New York Covid-19 patient zero tells of his symptoms

New York's ‘patient zero’ unsure how he contracted Covid-19 and thought he just had a cough

His wife says: 'A healthy, vibrant person ... gets so sick so quickly. I know that at this point, we're not so surprised by that, but at that time it was shocking'

Oliver O'Connell
New York
Monday 11 May 2020 17:23

The man dubbed New York’s ‘patient zero’ for community spread has spoken for the first time about his battle with the coronavirus and eventual recovery.

In an exclusive interview with NBC’s Today Show, New York lawyer, Lawrence Garbuz, said that when he fell ill in February, coronavirus wasn’t on his mind and that he still does not know how he contracted the virus and thought he just had a cough.

“I’m a lawyer. I sit at a desk all day,” he said. “I think at the time we were sort of focusing on individuals who had maybe travelled internationally, something that I had not done.”

Mr Garbuz had no pre-existing medical conditions and had not travelled internationally, but had recently visited Miami.

First developing a cough, then a mild fever, Mr Garbuz’s health rapidly deteriorated and he was rushed to an emergency room by a neighbour when breathing became difficult. He eventually fell into a coma for three weeks.

“After we entered the emergency room, I have absolutely no recollection of anything that transpired,” he said, “until I woke up from the coma.”

Mr Garbuz’s wife, Adina, decided to have him moved from their local hospital in Bronxville to the larger New York Presbyterian Columbia Hospital in Manhattan.

Insisting that he was intubated before the ambulance ride, which she feared he would not survive, Ms Garbuz is credited by her husband with saving his life.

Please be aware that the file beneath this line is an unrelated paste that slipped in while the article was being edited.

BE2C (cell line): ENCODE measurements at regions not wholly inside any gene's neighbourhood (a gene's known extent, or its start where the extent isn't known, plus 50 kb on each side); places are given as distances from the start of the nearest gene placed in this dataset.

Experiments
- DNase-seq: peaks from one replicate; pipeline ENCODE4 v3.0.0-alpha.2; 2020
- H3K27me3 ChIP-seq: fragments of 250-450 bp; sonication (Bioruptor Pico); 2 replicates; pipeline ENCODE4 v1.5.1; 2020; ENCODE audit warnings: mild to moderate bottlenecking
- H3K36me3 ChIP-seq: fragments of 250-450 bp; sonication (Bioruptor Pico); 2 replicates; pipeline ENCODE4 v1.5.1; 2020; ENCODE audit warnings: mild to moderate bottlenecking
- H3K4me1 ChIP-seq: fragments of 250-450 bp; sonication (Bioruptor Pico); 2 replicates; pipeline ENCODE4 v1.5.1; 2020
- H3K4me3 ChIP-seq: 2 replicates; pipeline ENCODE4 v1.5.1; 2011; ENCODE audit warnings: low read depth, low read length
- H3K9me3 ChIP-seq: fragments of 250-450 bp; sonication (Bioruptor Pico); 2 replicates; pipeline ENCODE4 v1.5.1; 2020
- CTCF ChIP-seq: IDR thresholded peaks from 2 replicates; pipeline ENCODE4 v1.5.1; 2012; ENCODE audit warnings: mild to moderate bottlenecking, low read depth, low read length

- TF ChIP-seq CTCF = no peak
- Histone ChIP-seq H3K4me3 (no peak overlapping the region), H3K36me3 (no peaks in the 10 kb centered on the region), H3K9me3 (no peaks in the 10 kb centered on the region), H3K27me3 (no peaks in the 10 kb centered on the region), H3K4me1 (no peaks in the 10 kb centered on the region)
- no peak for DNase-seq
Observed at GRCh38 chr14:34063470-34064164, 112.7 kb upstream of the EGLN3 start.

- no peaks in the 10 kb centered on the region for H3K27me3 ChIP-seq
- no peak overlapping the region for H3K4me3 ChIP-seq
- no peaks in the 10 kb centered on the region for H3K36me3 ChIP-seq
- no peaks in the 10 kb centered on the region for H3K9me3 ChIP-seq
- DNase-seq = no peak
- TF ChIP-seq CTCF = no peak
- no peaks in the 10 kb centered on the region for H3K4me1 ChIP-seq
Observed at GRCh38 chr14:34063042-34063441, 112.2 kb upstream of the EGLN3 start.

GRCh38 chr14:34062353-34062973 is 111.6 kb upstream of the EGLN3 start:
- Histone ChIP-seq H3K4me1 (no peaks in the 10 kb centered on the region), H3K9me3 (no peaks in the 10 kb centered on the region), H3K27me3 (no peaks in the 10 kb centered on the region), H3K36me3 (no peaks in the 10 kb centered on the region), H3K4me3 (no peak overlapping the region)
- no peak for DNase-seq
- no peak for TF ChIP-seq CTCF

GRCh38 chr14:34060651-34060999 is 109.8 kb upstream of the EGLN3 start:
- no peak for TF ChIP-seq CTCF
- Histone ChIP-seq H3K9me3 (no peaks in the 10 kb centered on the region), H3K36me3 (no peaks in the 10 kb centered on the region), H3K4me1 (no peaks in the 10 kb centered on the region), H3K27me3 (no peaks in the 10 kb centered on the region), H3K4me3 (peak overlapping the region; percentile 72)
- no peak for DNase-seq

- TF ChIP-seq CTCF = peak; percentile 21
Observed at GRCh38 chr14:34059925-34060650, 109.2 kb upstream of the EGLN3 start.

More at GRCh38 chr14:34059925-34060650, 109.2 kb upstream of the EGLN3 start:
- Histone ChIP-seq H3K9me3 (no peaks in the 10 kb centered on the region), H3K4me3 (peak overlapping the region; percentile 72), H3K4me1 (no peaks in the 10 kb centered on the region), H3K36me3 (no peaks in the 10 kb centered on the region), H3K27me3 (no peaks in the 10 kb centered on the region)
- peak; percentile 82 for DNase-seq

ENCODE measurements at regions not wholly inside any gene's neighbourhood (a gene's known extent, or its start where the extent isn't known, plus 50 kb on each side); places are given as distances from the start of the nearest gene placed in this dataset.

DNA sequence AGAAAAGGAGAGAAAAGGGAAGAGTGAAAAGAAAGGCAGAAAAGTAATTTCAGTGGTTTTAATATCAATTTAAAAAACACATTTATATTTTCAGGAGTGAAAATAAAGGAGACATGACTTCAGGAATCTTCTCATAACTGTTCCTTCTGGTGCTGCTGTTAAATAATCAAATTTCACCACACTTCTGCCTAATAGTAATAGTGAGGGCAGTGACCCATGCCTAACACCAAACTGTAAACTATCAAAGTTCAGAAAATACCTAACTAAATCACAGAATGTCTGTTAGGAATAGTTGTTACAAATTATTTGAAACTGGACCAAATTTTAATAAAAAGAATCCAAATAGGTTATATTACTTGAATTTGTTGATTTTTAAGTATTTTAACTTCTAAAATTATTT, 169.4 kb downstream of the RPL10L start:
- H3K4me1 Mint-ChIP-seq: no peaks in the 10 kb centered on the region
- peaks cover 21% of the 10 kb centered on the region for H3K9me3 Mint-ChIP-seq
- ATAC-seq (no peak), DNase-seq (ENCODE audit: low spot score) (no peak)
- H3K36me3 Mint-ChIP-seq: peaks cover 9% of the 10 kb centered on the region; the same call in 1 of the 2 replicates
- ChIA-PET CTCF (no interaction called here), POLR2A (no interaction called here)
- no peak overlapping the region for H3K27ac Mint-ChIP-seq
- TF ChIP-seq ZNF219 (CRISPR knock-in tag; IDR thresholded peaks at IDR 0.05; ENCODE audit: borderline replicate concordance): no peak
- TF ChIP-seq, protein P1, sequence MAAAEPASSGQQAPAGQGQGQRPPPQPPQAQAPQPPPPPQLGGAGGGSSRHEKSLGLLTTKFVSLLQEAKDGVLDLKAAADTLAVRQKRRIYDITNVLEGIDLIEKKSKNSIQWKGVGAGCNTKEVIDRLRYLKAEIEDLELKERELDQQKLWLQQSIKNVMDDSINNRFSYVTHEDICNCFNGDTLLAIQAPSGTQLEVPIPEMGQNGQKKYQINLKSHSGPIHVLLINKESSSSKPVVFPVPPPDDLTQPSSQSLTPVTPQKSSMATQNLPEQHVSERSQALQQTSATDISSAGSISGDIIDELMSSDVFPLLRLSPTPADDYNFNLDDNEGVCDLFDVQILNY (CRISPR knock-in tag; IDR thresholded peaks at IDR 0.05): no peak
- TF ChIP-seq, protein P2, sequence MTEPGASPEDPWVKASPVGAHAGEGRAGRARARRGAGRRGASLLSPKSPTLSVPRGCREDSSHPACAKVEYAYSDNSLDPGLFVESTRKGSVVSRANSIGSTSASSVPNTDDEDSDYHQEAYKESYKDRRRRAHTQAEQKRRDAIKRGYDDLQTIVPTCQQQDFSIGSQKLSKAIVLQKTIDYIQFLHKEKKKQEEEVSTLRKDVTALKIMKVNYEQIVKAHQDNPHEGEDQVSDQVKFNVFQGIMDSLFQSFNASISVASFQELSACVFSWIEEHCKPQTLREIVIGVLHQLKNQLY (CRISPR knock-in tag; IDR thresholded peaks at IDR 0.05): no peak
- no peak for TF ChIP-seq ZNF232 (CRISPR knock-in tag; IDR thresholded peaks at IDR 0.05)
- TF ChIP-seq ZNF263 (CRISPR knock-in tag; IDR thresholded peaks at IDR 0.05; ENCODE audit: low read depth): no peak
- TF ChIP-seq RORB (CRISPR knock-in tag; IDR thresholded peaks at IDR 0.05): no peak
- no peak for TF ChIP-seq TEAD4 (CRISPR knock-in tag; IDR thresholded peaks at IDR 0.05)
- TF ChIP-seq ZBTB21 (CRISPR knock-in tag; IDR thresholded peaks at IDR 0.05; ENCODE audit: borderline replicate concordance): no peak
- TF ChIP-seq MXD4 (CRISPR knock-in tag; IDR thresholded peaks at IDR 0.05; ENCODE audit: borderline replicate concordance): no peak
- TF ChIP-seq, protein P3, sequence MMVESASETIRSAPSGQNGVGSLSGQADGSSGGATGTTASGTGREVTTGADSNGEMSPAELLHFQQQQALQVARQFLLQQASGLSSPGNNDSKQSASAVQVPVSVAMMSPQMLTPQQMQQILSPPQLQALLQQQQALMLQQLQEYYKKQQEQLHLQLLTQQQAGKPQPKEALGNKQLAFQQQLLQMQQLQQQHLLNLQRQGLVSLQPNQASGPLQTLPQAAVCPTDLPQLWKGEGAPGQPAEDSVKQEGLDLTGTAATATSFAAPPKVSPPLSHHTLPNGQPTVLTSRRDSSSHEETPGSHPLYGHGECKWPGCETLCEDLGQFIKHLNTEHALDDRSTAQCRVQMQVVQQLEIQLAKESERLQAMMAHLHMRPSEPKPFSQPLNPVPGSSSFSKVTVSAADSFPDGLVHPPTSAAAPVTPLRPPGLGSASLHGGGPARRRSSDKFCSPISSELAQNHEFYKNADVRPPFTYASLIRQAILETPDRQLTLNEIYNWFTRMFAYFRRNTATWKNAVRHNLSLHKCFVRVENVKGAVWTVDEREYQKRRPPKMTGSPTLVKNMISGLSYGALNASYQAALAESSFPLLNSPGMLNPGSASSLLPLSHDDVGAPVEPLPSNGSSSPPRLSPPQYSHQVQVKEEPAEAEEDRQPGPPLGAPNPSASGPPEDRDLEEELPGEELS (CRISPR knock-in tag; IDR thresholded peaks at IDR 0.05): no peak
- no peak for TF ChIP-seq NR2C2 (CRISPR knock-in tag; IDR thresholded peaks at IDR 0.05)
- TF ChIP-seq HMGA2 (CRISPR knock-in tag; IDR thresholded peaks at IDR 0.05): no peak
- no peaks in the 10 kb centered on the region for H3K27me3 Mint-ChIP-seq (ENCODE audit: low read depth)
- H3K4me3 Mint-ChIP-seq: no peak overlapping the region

“A healthy, vibrant person, all of a sudden overnight gets so sick so quickly. I know that at this point, we're not so surprised by that, but at that time it was shocking,” she said.

Mr Garbuz unknowingly sparked a cluster of Covid-19 cases in New Rochelle, north of New York City in Westchester County. He had also been commuting by train to his office in Manhattan.

The cluster triggered a major response from the state, with the National Guard being called in to help shut down Mr Garbuz’s neighbourhood in an attempt to stop the spread of the virus.

It was initially thought that he had pneumonia and it took four days to diagnose him with coronavirus. After her husband’s diagnosis, Ms Garbuz spent the night providing state health officials with details of everywhere he had been and with whom they had contact in an effort to stop others getting sick.

In addition to his immediate family, the list included dozens of hospital staff, congregants at their synagogue, his law firm employees, and the neighbour who drove him to the hospital.

Ms Garbuz and two of their four children also tested positive, so did the neighbour and his family.

As additional cases emerged, it became clear that the virus had spread beyond the confines of the community and Governor Andrew Cuomo began to initiate plans that would lead to the statewide lockdown imposed in late March.

Mr Garbuz was released from hospital at the end of March and has since been recovering at home with his family.

New York state has more than 335,000 confirmed cases of Covid-19, and has recorded almost 21,500 deaths from the virus, as of Monday.


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